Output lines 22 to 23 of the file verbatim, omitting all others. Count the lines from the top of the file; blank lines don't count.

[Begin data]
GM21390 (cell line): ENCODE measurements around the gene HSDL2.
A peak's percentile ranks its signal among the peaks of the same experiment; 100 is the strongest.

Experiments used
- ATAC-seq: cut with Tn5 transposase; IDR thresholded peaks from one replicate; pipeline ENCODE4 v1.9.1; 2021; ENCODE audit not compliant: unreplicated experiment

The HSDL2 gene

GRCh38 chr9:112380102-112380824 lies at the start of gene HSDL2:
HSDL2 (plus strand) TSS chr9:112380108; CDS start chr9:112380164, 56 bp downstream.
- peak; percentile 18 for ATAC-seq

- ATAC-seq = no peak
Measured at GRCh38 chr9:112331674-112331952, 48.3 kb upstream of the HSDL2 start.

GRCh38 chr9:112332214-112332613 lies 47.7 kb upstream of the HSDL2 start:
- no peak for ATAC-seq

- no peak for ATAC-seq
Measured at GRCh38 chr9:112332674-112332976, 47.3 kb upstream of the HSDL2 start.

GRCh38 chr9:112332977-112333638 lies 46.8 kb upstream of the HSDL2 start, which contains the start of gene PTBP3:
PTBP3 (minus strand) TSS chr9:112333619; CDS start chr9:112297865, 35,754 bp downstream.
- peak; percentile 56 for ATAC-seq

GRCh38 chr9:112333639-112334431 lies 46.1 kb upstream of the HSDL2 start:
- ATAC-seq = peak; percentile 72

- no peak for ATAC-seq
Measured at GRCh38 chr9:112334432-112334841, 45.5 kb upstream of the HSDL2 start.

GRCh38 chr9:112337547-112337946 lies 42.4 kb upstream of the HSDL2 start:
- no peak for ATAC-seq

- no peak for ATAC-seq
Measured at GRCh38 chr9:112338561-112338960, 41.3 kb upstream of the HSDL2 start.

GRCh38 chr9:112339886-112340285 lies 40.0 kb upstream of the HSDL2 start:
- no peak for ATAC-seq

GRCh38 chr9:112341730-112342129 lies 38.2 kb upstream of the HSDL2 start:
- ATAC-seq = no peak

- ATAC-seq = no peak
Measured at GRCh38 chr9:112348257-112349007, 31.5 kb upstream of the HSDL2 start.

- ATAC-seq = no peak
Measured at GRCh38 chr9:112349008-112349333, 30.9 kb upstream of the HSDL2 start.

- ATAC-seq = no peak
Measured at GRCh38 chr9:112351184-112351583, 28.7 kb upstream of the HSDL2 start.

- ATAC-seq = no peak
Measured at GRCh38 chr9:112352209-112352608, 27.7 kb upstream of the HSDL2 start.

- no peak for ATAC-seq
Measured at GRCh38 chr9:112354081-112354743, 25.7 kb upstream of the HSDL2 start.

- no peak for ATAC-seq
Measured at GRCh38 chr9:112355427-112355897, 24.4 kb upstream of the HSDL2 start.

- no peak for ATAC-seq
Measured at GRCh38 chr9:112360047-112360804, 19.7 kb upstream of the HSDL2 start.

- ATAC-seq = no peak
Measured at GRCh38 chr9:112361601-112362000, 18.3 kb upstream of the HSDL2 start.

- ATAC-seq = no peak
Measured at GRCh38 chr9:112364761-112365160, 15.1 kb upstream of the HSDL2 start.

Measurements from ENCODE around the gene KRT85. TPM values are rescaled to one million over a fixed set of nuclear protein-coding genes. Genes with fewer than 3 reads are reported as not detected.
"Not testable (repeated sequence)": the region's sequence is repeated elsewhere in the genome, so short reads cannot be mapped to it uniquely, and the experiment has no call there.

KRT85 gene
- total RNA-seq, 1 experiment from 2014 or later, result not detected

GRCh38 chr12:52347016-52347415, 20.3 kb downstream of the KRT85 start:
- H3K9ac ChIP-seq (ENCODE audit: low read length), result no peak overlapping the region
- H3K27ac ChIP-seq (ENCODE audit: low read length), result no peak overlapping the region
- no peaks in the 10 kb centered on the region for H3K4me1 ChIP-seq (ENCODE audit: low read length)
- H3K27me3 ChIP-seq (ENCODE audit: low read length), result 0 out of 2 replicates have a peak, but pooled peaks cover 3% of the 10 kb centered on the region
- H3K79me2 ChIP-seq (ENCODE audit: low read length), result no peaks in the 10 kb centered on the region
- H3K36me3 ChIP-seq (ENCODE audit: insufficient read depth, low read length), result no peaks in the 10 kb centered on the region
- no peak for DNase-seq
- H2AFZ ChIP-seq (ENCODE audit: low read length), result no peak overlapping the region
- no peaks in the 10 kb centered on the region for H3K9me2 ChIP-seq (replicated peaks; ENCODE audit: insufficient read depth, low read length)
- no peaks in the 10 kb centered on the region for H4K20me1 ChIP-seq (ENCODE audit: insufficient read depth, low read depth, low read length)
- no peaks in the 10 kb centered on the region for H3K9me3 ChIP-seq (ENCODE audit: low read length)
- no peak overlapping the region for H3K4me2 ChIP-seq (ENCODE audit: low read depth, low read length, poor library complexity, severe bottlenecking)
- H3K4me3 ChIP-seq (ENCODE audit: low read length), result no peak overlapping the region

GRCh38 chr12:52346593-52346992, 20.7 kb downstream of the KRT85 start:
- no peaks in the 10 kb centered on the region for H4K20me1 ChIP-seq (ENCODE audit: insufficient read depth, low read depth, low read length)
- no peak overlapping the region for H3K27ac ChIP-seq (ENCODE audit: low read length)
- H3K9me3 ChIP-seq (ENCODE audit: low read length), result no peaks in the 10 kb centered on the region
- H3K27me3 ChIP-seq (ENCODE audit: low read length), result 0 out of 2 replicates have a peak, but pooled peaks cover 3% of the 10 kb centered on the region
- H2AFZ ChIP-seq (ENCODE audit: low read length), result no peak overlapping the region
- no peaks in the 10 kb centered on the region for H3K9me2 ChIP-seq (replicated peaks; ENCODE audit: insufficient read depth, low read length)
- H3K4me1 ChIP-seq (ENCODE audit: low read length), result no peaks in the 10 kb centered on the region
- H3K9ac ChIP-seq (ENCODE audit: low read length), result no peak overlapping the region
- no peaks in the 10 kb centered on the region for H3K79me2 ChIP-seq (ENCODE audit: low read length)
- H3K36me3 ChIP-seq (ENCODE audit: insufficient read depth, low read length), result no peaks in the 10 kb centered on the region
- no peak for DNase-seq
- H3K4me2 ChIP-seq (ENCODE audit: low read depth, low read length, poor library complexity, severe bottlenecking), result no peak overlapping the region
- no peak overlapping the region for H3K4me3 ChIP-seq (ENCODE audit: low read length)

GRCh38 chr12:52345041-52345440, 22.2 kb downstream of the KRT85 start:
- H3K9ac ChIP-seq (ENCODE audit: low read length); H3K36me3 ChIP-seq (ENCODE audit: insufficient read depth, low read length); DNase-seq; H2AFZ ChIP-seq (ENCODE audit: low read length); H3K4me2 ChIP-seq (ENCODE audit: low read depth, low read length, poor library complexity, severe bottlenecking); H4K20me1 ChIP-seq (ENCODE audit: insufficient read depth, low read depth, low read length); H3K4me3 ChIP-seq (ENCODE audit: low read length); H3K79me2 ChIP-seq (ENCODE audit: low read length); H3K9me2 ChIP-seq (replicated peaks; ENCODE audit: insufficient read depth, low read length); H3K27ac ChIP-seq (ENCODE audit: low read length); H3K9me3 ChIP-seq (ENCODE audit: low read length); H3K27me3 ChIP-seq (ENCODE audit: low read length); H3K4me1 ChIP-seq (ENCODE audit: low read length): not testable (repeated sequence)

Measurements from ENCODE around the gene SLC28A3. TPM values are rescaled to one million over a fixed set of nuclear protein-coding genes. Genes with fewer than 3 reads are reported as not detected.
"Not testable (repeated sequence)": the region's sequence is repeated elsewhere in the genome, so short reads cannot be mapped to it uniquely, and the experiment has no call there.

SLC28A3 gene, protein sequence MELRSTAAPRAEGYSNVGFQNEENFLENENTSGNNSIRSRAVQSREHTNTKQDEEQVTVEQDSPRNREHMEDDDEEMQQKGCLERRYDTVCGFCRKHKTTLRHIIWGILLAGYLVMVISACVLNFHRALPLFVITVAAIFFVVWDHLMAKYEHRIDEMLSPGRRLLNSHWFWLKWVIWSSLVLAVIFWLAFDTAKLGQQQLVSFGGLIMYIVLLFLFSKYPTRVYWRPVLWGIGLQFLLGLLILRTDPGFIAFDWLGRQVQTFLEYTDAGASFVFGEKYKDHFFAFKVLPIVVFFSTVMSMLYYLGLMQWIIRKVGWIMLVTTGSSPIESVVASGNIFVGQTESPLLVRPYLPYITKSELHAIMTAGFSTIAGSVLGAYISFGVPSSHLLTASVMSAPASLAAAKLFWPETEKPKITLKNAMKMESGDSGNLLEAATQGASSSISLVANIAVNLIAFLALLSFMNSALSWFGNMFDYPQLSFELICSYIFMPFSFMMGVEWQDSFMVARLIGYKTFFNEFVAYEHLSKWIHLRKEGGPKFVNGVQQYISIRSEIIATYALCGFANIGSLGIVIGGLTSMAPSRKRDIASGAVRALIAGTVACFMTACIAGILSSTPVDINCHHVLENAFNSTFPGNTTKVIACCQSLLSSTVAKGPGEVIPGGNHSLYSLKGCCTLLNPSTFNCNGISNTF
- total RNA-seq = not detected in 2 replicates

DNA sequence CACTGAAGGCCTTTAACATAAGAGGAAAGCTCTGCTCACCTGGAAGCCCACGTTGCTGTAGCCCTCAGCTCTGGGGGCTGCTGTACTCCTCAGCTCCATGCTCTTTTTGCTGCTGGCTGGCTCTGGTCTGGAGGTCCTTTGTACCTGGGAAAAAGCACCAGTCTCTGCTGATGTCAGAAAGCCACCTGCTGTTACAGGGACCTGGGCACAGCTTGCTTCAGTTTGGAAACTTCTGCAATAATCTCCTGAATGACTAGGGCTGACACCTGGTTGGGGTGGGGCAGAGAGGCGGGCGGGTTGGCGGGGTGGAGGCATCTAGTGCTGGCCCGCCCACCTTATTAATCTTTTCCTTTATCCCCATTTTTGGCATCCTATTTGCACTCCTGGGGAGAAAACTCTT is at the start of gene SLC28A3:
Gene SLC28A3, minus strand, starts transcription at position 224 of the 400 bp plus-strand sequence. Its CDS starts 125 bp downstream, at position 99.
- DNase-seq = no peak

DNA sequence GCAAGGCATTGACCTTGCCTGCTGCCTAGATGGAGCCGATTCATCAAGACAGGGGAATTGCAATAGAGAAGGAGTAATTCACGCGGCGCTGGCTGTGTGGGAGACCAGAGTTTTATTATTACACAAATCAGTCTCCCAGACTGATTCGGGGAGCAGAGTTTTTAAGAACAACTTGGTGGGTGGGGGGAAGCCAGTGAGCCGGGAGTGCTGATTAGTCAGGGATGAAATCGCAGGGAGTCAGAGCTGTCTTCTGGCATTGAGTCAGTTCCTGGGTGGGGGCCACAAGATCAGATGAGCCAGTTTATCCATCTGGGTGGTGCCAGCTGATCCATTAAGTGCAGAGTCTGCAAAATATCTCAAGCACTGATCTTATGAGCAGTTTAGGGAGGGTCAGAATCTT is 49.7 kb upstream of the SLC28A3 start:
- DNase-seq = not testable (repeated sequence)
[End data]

GRCh38 chr9:112337547-112337946 lies 42.4 kb upstream of the HSDL2 start:
- no peak for ATAC-seq